Pilgrims dance in cosmic energy ritual in
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[August 21, 2017]
By Tsvetelia Tsolova
RILA MOUNTAINS, Bulgaria (Reuters) - Lilya
Ivanova, a 29-year-old Bulgarian psychologist, glows with joy. She has
just finished a ritual dance along with some 2,500 white-clad followers
of the Universal White Brotherhood society next to a glacial lake, high
in Bulgaria's Rila Mountains.
Every year devotees of the society, which combines a form of
Christianity with Indian mysticism celebrate, their divine new year,
which lasts three days from August 19.
The society was set up by Bulgarian spiritual teacher Peter Deunov in
the 1920s. Deunov died in 1944 but followers continue to apply his
The society's name does not refer to ethnicity or race but to light and
purity of the soul and the belief that all people can live in harmony,
The highlight of the celebration is "paneurhythmy," a ritual also known
by Deunov's spiritual name, Beinsa Douno. It aims to help devotees link
with cosmic energy.
"It is not just the dance, it is the celebration itself, the whole
connection with nature, the whole blessing that streams from all of us,
the feeling of being one," says Ivanova, who is also an astrologer.
"It is so beautiful that more and more people attend, especially to see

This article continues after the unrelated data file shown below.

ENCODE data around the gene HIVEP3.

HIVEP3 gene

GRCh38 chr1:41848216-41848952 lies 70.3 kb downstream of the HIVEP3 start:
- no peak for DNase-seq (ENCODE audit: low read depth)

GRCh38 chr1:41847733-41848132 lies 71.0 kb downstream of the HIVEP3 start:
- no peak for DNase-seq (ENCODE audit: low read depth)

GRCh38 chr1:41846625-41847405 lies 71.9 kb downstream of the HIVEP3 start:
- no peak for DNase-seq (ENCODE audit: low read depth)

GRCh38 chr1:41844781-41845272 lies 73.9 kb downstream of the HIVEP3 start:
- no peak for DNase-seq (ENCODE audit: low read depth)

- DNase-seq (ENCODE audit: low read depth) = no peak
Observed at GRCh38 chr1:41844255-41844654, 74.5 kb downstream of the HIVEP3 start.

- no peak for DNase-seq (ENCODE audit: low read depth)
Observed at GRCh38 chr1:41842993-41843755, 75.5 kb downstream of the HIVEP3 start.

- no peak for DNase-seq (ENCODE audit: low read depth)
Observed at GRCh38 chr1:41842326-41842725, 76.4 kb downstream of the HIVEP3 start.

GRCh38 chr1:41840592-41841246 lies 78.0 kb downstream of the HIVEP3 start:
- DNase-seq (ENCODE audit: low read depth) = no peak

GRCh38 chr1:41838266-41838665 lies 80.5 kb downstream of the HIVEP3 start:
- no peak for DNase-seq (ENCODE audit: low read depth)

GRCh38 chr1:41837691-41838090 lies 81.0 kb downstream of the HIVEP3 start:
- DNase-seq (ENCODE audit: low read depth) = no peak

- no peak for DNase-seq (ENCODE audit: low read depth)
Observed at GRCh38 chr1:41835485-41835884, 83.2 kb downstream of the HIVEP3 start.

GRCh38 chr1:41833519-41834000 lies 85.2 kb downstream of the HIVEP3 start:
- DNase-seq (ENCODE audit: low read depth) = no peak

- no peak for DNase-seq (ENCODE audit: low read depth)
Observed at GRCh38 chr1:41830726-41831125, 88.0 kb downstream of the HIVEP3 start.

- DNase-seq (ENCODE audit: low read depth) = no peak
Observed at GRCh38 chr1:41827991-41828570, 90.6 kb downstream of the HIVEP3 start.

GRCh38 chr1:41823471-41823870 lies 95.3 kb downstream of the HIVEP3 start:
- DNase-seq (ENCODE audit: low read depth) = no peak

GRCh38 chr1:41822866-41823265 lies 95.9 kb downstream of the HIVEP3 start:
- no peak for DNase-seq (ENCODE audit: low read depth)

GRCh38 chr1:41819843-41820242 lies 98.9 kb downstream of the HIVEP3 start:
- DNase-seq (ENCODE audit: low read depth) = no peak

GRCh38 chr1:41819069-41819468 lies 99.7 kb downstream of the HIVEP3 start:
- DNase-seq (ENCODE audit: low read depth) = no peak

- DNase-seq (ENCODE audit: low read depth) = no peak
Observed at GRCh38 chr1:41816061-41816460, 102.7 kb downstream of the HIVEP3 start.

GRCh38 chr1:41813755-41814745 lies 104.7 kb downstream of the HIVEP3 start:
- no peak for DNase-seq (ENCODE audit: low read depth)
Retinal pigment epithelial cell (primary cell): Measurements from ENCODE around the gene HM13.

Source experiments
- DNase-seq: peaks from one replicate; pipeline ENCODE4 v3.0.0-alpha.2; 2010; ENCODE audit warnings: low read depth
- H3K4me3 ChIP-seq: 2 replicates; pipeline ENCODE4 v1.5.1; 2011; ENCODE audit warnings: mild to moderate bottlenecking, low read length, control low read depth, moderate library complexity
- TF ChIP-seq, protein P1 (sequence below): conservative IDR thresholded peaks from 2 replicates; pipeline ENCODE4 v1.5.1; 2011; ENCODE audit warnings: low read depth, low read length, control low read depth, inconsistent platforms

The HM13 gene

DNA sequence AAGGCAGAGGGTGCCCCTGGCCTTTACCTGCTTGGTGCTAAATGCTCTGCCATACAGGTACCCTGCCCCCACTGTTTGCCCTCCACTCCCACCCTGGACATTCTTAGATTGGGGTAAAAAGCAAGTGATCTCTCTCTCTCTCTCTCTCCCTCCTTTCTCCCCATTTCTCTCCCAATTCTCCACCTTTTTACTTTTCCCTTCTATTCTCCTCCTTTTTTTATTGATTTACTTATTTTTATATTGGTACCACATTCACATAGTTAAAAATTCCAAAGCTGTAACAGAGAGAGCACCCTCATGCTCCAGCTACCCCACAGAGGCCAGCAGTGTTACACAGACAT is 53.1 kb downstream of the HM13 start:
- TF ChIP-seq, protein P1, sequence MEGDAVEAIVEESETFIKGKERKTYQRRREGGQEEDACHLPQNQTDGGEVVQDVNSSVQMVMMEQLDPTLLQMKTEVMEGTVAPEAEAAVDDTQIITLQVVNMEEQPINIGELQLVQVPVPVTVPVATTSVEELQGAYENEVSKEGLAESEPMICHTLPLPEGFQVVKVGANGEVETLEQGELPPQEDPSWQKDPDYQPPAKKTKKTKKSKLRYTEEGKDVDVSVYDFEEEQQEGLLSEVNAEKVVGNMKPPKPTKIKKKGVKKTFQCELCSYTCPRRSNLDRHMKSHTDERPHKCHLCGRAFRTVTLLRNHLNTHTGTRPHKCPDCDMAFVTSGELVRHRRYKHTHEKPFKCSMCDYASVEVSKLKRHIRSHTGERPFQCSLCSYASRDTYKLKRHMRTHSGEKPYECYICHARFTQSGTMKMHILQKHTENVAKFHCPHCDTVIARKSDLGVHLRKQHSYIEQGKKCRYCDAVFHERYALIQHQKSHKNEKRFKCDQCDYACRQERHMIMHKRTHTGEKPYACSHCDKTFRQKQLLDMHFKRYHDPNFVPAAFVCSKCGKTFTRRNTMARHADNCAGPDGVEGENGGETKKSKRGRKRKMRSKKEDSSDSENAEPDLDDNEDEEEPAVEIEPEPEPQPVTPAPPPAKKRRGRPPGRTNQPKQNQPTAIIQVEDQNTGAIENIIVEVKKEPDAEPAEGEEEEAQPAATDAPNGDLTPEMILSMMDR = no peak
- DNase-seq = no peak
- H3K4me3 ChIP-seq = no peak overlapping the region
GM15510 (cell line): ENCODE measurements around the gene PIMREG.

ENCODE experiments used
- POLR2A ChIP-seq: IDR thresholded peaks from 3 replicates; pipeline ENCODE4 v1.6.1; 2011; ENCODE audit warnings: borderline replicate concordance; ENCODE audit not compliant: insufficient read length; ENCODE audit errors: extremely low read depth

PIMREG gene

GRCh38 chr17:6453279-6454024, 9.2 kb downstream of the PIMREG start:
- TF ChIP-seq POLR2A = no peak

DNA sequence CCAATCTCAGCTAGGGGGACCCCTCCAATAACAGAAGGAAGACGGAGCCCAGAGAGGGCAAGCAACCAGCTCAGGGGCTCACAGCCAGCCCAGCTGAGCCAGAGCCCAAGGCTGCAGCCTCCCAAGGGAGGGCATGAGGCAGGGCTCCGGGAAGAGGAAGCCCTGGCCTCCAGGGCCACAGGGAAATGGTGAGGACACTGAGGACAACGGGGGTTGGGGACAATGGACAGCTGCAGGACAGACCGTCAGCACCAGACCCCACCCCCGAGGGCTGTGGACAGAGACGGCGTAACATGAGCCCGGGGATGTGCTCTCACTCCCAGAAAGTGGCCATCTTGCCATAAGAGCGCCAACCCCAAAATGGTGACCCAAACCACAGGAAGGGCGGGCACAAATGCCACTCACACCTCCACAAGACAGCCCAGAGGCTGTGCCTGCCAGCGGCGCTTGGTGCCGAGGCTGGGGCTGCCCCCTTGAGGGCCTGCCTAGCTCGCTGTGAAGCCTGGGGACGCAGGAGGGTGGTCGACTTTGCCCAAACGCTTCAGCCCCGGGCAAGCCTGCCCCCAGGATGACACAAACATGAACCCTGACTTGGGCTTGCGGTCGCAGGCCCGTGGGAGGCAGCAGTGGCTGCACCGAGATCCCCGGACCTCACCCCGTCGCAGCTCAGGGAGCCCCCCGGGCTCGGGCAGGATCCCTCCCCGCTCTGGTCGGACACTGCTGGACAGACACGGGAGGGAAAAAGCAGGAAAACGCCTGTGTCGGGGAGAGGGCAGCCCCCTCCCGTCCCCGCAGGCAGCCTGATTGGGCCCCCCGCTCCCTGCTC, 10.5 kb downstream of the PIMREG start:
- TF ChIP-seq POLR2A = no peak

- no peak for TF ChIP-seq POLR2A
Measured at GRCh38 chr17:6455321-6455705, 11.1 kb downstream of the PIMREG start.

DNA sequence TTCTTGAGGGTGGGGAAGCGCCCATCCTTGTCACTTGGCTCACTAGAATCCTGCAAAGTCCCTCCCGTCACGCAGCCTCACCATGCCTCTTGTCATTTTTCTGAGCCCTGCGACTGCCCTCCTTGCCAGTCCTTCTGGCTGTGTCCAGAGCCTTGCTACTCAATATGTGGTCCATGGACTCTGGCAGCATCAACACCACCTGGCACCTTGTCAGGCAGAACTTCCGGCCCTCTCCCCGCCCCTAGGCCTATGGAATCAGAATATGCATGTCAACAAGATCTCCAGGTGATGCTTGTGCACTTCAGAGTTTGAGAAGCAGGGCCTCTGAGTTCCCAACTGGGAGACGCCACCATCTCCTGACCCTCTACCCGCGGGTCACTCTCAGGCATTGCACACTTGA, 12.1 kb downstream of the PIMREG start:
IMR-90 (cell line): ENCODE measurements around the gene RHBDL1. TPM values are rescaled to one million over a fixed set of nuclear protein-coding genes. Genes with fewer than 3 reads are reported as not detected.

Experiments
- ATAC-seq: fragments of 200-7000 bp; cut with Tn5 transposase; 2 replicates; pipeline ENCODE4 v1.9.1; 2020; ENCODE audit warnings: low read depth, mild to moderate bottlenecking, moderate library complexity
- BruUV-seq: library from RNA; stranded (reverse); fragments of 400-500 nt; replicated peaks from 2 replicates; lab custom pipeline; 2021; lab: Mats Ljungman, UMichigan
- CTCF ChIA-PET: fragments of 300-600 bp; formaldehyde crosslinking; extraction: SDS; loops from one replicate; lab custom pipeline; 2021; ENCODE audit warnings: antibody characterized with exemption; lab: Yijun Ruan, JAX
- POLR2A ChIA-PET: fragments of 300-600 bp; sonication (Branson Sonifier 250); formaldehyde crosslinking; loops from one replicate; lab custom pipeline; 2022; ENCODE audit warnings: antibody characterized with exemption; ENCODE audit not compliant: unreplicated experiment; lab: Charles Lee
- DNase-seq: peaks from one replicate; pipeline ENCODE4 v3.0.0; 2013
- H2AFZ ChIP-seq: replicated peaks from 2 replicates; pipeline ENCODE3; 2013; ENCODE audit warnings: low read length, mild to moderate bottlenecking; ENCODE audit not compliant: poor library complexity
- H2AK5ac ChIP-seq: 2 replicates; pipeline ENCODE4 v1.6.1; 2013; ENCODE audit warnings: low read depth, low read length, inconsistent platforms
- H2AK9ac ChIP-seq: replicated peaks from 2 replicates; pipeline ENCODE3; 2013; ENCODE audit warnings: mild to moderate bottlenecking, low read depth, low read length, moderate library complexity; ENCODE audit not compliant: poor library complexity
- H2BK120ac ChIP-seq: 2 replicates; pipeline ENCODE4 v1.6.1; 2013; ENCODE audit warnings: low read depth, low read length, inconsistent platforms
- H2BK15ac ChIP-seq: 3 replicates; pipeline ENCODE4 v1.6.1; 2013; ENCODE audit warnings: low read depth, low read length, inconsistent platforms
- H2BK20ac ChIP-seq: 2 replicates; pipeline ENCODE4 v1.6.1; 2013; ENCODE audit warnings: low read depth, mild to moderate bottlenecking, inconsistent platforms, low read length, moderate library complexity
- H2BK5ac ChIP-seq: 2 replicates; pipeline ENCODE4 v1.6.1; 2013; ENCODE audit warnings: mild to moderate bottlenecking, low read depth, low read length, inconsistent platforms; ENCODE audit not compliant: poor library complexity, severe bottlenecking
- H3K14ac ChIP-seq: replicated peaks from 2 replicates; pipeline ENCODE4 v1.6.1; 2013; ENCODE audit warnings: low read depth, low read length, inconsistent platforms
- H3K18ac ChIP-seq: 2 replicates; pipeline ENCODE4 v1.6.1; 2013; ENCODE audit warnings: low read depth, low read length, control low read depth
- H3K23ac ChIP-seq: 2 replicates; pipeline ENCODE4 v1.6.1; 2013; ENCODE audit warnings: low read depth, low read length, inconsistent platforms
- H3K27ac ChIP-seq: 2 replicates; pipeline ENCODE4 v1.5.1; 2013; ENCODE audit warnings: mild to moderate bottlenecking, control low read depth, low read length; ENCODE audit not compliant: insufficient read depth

parents dancing together with their small children. You feel harmony and
For about 80 minutes pilgrims move gracefully in concentric circles on a
large meadow near Kidney lake 2,280 meters (7,480 feet) above sea level
and some 90 km (56 miles) south from Sofia. They are accompanied by
violins and choirs.
[to top of second column]
Followers of the Universal White Brotherhood, an esoteric society
that combines Christianity and Indian mysticism set up by Bulgarian
Peter Deunov in the 1920s, perform a dance-like ritual called
"paneurhythmy" in Rila Mountain, Bulgaria, August 19, 2017.
Banished under Communism, the pilgrims are now free to perform
dances, prayers, meditations and exercises which they say help
create peace and harmony in the world and enhance physical and
Many come from as far away as France, Canada, Italy, Ukraine and
Russia to take part.
"I just need to come here because it's like the reset of the eleven
other months of the year," said Pascale Husson, a retired Air France
manager from France who has attended the celebrations since 2008.
There is "no telephone, no internet, nothing but a contact with
nature, God and what is here, what you can see here," she said.
(Editing by Matthew Mpoke Bigg)
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